Long Bent Rocket (1960) is an early lithograph by Robert Whitman of a rocket moving through the air. Short, staccato lines constitute the body of the rocket, while dense marks extending from either side of the lower shaft suggest fins. The words the long bent rocket, framed by the fins below the length of the rocket, appear backwards—a result of the lithographic process—and long, airy lines surrounding the body of the rocket suggest movement.
Whitman surrounded himself with artists who, like him, were working partially in reaction to the work of Abstract Expressionism, which emphasized the direct connection between the hand of the artist and the surface of the work. This focus manifested itself in a wide variety of brushwork and mark-making techniques. Here, Whitman references the multiplicity of gestural strategies of Abstract Expressionism by making marks with a number of different tools, including lithographic crayons and his fingers. However, lithography is a multi-step process that builds significant distance between the hand of the artist and the finished product, presenting a challenge to Abstract Expressionist formal strategies.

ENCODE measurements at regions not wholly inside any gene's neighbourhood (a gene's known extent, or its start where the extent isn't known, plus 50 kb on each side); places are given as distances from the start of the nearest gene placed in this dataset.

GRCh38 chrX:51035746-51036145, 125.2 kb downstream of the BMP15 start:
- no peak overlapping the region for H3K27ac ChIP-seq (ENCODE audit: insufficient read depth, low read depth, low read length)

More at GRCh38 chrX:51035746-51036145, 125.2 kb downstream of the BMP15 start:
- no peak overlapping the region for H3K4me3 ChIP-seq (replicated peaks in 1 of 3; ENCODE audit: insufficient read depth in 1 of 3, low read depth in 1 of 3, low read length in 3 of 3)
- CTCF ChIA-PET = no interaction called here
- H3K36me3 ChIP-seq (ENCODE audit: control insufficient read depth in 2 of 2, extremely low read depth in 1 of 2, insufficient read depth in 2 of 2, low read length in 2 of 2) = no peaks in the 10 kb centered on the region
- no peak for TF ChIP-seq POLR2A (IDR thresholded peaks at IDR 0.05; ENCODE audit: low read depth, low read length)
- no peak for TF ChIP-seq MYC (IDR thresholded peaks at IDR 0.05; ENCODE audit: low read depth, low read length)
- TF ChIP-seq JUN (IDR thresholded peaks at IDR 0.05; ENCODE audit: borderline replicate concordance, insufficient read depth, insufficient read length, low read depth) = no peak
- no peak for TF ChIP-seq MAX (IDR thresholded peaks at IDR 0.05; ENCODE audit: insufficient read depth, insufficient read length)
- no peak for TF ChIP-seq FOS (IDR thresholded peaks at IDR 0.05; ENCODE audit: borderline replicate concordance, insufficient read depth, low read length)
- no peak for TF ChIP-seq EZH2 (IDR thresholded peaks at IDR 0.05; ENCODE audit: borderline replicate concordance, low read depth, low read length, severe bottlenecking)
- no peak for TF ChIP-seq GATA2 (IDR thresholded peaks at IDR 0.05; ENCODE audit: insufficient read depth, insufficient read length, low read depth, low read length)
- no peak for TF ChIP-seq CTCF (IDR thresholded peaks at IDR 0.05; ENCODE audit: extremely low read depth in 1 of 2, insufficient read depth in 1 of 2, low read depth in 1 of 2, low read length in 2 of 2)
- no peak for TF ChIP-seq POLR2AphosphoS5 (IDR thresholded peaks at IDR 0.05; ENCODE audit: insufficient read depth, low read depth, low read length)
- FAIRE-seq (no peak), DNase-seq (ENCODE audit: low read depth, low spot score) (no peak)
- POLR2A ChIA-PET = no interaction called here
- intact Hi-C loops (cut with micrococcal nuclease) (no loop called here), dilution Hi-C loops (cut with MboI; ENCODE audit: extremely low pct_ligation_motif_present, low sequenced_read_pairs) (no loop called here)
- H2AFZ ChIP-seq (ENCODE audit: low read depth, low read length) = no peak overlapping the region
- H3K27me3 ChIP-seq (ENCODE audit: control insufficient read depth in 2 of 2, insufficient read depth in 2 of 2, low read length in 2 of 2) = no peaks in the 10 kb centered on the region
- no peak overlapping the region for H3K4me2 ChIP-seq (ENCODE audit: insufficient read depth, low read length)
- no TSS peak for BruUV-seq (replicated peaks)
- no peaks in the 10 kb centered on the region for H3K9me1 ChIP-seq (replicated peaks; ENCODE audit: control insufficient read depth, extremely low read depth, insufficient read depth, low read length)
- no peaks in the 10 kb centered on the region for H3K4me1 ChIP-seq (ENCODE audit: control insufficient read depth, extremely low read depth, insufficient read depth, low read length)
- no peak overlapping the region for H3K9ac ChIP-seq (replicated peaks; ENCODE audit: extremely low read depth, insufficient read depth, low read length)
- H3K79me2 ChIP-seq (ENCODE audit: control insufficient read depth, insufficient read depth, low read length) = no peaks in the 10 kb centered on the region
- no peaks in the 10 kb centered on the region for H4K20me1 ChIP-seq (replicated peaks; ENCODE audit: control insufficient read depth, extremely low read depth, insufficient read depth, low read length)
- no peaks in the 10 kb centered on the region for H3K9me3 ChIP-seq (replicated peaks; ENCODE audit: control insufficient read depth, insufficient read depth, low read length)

Whitman is best known for his theatrical works, which he began making in the early 1960s, blending aspects of performance art and traditional theater with technological innovations involving sound and light. In 1967, along with Robert Rauschenberg, Billy Klüver, and Fred Waldhauer, Whitman founded Experiments in Art and Technology (E.A.T.), a group focused on bringing new technologies to artists looking to fold new media into their practice. The ongoing Space Race with the U.S.S.R. would have placed space technology at the forefront of American culture at this time, and images of rockets also appear in work by Whitman’s associates, including Rauschenberg’s Untitled (Mirror) (1952). Though Long Bent Rocket antedates the majority of Whitman’s mature oeuvre, we can understand this lithograph as a work through which the artist processed the movement that preceded him, while imagining his own role in formal and conceptual developments to come.
Robert Whitman Biography